It can satisfy sport-riding urges if you feel the need. The Tonti frame was intended for that when it was designed so many years ago, and it still is doing the job today. The exhaust song of the Italian v-twin at 4000 rpm and above is extremely satisfying to say the least, and that is through the factory exhaust system. I see no need to modify this bike’s exhaust. LaFranconi and Guzzi did a great job together on this in my opinion.
Riding on the open freeways at 70 or 75 mph is fine, but the experience is much more dull for the senses. There is buffeting at that speed. If you plan to ride the California Vintage on freeways most of the time, you’ll want to swap the stock windshield over to one that is an inch or two taller, especially if you are around 6 feet tall like me. The stock windshield is very well suited for 55 mph range in my opinion.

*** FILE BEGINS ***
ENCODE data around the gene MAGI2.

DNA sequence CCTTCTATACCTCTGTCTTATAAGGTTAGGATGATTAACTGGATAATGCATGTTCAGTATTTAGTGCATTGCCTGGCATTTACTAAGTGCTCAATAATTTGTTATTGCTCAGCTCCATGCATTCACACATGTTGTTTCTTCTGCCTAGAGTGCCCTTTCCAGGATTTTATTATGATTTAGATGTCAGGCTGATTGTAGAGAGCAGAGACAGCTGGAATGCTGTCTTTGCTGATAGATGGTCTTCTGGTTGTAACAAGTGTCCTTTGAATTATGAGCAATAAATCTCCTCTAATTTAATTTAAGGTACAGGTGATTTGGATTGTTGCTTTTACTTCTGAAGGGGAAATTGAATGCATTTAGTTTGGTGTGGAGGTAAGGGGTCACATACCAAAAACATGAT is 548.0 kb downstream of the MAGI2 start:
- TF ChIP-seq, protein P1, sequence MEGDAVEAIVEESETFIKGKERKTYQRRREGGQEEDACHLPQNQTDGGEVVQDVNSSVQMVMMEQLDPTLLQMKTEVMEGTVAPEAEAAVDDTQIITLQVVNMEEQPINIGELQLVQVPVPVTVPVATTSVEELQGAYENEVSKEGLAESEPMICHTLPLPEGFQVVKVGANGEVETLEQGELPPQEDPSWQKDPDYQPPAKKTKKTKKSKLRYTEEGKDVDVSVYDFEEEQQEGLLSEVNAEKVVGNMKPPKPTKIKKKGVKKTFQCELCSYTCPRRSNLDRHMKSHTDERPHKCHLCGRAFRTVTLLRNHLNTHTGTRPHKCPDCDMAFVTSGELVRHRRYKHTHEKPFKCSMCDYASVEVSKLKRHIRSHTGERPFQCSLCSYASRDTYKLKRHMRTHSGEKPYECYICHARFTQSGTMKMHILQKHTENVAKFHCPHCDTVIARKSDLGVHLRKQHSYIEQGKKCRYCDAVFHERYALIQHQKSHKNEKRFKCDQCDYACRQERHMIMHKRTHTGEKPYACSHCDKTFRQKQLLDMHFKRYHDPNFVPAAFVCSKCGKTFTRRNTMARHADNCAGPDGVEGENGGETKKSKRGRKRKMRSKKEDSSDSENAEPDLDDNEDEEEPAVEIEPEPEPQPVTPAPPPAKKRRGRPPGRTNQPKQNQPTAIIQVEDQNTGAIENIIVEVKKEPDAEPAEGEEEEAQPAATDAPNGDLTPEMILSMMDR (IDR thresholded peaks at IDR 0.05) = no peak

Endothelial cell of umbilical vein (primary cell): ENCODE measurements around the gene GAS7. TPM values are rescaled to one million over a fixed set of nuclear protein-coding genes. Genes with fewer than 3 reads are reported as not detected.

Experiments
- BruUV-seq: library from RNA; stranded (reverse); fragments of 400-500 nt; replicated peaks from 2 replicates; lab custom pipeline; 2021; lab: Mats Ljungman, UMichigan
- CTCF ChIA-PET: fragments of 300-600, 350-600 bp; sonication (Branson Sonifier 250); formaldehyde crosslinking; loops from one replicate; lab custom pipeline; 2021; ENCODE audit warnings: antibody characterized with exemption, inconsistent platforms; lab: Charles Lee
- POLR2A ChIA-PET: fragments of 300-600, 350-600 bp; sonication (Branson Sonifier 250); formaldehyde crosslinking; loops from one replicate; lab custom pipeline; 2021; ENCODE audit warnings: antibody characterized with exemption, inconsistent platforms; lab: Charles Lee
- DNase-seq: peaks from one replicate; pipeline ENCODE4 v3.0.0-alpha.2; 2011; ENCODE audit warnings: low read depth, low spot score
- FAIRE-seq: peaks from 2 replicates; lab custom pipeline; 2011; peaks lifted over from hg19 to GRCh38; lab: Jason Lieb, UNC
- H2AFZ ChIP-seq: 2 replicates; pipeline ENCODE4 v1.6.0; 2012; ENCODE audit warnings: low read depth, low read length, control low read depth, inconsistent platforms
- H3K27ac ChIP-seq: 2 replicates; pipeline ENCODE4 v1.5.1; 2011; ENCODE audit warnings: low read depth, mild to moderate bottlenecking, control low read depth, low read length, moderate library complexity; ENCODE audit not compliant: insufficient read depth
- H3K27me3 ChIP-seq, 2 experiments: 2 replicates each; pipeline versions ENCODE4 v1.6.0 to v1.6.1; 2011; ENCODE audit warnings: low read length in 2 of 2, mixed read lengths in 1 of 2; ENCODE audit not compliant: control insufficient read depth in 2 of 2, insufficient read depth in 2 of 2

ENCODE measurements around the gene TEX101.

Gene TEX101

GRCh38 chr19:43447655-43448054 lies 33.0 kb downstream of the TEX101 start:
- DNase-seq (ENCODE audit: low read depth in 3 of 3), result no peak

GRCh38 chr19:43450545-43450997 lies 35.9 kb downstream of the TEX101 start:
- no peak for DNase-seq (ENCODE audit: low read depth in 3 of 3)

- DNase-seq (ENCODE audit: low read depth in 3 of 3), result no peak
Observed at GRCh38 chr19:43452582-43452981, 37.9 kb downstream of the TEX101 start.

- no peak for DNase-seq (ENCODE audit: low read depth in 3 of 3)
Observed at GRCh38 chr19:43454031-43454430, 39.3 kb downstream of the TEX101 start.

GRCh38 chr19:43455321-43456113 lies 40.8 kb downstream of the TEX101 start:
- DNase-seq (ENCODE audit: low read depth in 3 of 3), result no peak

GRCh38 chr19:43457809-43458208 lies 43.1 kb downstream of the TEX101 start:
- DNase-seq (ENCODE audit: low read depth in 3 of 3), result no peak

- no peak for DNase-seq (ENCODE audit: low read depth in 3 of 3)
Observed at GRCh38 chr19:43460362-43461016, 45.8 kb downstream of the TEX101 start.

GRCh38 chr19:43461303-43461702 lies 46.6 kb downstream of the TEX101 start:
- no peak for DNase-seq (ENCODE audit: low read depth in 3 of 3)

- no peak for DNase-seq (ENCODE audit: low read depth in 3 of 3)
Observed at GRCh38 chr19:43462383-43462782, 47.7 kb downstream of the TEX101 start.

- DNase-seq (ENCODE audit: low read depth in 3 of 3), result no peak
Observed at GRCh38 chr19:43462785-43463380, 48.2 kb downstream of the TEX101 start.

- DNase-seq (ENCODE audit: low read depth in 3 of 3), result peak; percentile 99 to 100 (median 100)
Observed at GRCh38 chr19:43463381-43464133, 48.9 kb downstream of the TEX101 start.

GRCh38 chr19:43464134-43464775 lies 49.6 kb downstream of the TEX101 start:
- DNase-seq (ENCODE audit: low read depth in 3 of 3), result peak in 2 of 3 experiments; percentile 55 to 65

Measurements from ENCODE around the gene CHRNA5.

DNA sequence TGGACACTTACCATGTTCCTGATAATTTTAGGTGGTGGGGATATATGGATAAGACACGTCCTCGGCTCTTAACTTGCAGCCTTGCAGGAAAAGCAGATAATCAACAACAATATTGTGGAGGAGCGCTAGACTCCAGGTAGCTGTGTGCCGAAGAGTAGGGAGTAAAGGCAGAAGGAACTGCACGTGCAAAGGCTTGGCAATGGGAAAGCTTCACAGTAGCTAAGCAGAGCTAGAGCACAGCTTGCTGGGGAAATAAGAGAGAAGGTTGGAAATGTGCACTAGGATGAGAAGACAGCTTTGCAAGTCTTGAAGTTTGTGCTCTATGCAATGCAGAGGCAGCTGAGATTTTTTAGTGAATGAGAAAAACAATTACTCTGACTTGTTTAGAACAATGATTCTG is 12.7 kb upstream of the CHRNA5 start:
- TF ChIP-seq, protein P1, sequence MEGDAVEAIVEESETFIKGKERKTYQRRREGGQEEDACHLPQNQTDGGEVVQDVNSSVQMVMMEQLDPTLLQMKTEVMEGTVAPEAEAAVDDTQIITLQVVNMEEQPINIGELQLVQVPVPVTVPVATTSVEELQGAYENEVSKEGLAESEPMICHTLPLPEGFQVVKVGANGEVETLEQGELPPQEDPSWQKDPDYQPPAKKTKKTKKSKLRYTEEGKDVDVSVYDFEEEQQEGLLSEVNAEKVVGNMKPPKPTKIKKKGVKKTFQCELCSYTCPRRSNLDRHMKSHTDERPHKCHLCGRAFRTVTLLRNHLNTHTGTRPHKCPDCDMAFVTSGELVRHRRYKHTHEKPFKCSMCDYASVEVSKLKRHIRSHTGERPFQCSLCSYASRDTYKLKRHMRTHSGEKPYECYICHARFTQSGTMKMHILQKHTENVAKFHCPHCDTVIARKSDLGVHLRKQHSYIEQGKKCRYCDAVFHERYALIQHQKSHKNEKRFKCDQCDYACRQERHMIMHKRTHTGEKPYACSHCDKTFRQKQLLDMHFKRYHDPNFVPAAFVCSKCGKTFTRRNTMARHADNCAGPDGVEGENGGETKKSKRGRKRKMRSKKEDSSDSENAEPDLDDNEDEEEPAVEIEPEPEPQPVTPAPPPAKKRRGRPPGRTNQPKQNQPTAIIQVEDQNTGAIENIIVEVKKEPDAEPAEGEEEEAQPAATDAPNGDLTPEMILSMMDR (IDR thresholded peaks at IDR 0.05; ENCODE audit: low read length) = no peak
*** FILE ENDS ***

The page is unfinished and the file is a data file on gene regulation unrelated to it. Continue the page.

Also related to long distance freeway cruising, the position of the California Vintage engine guard bars are not well suited for attaching “highway pegs” for those that like their feet up and legs stretched out forward. You certainly can mount them, but the mud-guards may get in the way of their bar clamps. Once again, this is not a problem for me since I don’t do many freeway rides where I would need those pegs, but I do occasionally wish to straighten my knees a bit. When I do, I just rest my leg up on top of the engine guard bar for a few minutes.